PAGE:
Did you know: around 75,000 households in England are either homeless or at severe risk of being made homeless?

What can be done to help the homeless and those at risk of being made homeless?

Recent studies have shown that over 1 million households in England are currently waiting for Social Housing and with Social housebuilding in England being at its lowest rate in decades, patterns are starting to emerge.

Since 1991, there has been a staggering average annual net loss of 24,000 social homes. Despite this, the UK government still has an ambition to build a minimum 300,000 new homes per year, with around half of these being built for Social housing. Despite this, only 216,000 new homes were supplied in 2020/21. Understandably COVID impacted the construction industry, but nevertheless the target still hasn’t been met.

Open Property Group, who delved into the data are specialists who help homeowners sell house fast.

Their Managing Director, Jason Harris-Cohen believes that:

“The figures surrounding homelessness are more than worrying, especially as they do not reflect the immediate cost of living crisis. It really is a double-pronged attack, with a reduction in available social housing and a crisis in the private rental sector.

In March 2022, a report revealed tenants in the UK spent 42% of their take-home wages on private rent. If you calculated that figure today, it will have risen as rents have become more expensive every month since the report was released. With spiralling energy bills, fuel costs that remain stubbornly high and an Autumn Statement from the Government that points to tax hikes, simply earning a wage isn’t enough to survive.

Even for private sector tenants who are just managing to cover their costs, the threat of homelessness can come from a different source. A recent survey by Cherry Plc found 28% of landlords questioned are planning to sell their properties, with the potential for thousands of tenants to be made homeless. In fact, the loss of a private tenancy is the second leading trigger of homelessness in England.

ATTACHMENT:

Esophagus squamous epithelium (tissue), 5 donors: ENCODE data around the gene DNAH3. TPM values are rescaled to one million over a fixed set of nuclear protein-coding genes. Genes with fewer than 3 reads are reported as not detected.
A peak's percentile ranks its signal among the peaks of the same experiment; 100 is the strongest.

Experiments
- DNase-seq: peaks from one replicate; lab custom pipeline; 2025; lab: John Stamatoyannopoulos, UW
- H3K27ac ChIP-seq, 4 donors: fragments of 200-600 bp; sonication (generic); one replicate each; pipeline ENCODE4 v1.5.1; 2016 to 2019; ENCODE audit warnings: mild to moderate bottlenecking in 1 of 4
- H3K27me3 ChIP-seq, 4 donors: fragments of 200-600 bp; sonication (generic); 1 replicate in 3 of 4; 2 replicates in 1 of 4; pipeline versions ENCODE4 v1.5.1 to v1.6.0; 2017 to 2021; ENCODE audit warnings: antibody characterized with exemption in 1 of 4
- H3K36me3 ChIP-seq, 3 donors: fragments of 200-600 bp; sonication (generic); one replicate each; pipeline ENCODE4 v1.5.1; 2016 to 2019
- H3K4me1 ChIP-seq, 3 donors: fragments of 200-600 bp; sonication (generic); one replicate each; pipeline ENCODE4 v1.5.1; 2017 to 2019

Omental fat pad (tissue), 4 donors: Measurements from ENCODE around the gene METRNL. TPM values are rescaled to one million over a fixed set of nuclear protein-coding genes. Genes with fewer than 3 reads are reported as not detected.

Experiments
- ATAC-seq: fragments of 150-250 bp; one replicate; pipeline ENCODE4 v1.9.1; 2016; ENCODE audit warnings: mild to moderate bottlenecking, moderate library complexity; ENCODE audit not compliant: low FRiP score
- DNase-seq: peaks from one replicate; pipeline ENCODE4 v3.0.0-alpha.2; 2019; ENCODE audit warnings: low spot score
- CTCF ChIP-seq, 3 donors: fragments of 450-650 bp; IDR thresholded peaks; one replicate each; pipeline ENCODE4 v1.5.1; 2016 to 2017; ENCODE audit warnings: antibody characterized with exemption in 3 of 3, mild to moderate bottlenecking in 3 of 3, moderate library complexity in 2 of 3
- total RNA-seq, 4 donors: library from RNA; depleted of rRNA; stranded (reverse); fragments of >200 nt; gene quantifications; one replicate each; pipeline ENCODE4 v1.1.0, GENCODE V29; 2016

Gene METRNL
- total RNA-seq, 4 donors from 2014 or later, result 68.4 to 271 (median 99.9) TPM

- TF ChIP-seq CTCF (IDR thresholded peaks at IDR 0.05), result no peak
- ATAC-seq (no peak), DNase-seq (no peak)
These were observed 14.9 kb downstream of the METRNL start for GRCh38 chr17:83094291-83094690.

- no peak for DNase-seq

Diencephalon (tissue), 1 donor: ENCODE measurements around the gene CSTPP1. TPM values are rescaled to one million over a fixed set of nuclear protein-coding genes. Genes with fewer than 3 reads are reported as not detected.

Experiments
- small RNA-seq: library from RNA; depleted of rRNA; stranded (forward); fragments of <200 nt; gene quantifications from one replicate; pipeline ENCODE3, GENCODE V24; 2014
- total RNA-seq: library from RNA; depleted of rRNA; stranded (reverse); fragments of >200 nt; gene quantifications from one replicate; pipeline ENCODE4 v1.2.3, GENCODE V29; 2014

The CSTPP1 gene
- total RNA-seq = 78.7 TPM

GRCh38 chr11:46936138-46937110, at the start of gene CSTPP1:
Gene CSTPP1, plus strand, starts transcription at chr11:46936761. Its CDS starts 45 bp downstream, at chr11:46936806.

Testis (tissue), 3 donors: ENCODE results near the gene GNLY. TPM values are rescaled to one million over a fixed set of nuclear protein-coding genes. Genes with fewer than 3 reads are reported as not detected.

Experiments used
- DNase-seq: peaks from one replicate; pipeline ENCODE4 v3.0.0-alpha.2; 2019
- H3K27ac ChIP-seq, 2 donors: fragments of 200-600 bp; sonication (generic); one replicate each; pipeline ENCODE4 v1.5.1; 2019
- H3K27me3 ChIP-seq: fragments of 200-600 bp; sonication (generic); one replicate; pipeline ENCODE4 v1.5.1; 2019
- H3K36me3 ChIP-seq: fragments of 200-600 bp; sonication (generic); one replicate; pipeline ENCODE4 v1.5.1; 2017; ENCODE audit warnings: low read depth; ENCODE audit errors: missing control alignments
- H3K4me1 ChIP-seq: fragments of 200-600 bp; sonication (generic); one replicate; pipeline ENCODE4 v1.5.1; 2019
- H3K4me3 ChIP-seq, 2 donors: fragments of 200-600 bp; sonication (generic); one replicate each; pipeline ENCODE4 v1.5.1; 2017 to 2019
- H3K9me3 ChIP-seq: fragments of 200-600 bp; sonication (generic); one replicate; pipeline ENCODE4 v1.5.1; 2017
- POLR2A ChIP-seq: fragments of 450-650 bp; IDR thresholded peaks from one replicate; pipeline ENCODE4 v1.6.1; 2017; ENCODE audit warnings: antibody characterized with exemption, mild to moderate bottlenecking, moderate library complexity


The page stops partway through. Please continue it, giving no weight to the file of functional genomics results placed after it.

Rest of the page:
It is a dangerous cycle to be in. An increasing number of homeless tenants will be chasing a decreasing number of available private rental properties as more landlords look to sell up and exit. Tenants unable to find an alternative place to rent – or find they can’t afford rising rents – will then discover the pitfalls of the social housing sector. A ‘lose-lose’ situation will emerge.

The Government’s forthcoming rent cap in the social housing sector does nothing to address the homelessness crisis as you actually have to be in a property to benefit from the initiative. The focus needs to shift in two directions. Firstly, there needs to be an aggressive social housing build programme, which must include traditional council houses that can be offered to the most in need first.

Secondly, more must be done to keep current landlords in the private rental sector as a supply and demand imbalance creates havoc. When a mass of landlords sell up, it leads to higher rents, less choice and increased homelessness. The Government should reverse some of the punitive landlord measures it has introduced, starting by reinstating mortgage interest tax relief and they should strongly consider scrapping the additional stamp duty bill on second home purchases.” We hope that with more stability in UK bond markets, we will continue to see more competitiveness in bank lending rates, although we anticipate that base rate set by the Bank of England will rise further.”